Updated H7N9 Map: First Confirmed H7N9 Bird Flu Virus Case in Hong Kong

The deadly H7N9 birl flu virus has come to Hong Kong as the 1st case has been confirmed on Monday morning. The 1st H7N9 case has first been found in China back to February and has killed 45 people in China, and here we have updated the H7N9 Google Maps for your information:

A 36-year-old Indonesian domestic worker was found to have contracted the H7N9 bird flu virus after travelling to Shenzhen recently, and had killed and cooked a live chicken, and is now in a critical condition in Queen Mary Hospital. Secretary of the Food and Health Bureau Dr Ko Wing-man believed the case was imported from Mainland China. Dr Ko added that the risk of human-to-human transmission could not be ascertained yet but the city’s three-level response system has been activated to deal with a potential flu pandemic.

[UPDATED] Interactive Heat Map: H7N9 in China

 


We have updated the HTML5 Heat Map for the H7N9 situation in China lately. From the heat map, regions that are seriously hit by the disease are highlighted. You can mouseover the regions to get the details.

The map will be updated regularly to showcase the latest situation, and the Custom H7N9 Google Map with the detailed information will be released next week.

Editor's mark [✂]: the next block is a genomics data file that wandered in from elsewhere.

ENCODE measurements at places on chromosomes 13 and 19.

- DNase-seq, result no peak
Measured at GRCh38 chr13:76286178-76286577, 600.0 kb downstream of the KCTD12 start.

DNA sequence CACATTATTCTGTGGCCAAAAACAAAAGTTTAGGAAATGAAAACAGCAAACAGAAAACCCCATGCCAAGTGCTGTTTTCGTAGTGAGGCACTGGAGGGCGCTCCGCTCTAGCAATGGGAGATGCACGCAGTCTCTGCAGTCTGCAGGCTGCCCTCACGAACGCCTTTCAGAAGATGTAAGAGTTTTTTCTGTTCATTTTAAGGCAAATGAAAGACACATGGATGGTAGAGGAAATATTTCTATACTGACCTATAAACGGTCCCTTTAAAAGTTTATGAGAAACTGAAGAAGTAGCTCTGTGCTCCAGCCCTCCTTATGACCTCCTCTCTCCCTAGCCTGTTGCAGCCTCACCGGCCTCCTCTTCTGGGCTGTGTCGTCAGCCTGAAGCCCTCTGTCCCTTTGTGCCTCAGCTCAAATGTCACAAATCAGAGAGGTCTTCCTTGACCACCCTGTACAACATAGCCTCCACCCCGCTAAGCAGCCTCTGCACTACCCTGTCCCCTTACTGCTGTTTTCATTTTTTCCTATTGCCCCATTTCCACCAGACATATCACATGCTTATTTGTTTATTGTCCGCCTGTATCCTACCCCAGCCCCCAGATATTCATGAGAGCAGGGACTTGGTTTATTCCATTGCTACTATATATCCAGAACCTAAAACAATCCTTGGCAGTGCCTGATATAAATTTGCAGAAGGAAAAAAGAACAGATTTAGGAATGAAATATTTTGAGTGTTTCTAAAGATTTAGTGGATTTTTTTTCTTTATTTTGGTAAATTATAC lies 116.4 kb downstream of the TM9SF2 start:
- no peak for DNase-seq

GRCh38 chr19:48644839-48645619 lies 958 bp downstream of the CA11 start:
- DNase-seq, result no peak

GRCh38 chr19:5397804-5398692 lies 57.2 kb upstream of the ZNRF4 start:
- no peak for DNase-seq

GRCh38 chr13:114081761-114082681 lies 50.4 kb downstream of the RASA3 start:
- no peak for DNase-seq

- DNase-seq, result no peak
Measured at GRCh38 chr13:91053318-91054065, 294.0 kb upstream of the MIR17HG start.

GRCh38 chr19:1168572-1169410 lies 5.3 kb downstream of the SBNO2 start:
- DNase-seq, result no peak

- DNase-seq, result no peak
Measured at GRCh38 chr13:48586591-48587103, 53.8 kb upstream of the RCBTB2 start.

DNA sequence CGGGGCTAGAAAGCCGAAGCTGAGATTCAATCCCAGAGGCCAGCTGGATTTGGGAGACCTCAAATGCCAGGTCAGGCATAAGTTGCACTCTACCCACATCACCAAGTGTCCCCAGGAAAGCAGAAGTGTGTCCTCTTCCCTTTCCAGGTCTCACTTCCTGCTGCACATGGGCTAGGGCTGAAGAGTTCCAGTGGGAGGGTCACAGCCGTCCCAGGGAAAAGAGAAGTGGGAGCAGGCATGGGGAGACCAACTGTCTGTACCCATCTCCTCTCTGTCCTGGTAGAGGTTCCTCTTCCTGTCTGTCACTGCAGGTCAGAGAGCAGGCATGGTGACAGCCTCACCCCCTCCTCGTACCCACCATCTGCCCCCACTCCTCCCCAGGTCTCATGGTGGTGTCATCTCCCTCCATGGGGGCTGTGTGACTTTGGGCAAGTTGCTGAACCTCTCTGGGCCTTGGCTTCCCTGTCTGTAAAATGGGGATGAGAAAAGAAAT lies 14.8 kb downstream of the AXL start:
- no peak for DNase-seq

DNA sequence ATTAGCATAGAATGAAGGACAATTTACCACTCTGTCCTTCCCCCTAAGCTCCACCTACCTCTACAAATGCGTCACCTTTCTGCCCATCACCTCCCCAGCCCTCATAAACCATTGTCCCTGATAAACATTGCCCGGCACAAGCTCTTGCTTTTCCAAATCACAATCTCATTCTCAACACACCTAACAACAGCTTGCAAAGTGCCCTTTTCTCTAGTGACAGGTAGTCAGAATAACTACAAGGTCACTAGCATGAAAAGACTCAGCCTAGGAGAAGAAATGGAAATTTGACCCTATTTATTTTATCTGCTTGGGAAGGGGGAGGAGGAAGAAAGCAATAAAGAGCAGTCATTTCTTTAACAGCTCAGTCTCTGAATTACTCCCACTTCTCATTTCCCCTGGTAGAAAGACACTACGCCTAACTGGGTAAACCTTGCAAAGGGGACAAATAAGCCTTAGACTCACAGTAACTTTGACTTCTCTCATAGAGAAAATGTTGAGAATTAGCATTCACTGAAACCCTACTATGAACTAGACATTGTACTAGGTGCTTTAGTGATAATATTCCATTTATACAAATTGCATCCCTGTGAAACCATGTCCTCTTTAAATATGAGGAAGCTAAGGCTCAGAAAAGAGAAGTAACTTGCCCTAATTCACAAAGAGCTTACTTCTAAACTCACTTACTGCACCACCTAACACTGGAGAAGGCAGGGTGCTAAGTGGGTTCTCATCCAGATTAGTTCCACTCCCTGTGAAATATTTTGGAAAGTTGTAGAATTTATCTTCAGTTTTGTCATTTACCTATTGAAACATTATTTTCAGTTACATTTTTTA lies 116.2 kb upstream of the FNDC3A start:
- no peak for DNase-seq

Clickable Map: Bird Flu Virus in China

interactive-google-map-china-bird-flu-virusThe deadly new strain of bird flu (H7N9) has been found in China, and China has confirmed 16 cases of H7N9 nationwide, with patients ranging in age from 4 to 87. A clickable Google Map has been created to report the latest news of this issue.

The map is created by George Chen,an editor of South China Morning Post, and marks the locations with confirmed H7N9 cases. The red markers show the deaths, the blue markers show the confirmed H7N9 infection, and the pink markers show other strains. Click on the markers, and detailed information about each case will be displayed.

Friday, China has confirmed 6 deaths cases in eastern China, and the Authorities stressed they have yet to find a case of human-to-human transmission and the current cases were appeared to come from human contact with birds.

The world has become more familiar with avian flu over the past decade, for example the spread of H5N1 avian flu, which has proved frighteningly deadly—killing 60% of those it infected, in the past. And the new H7N9 is more worrying than H5N1 due to the genetic changes in the avian virus, which may be adapting to infect mammals.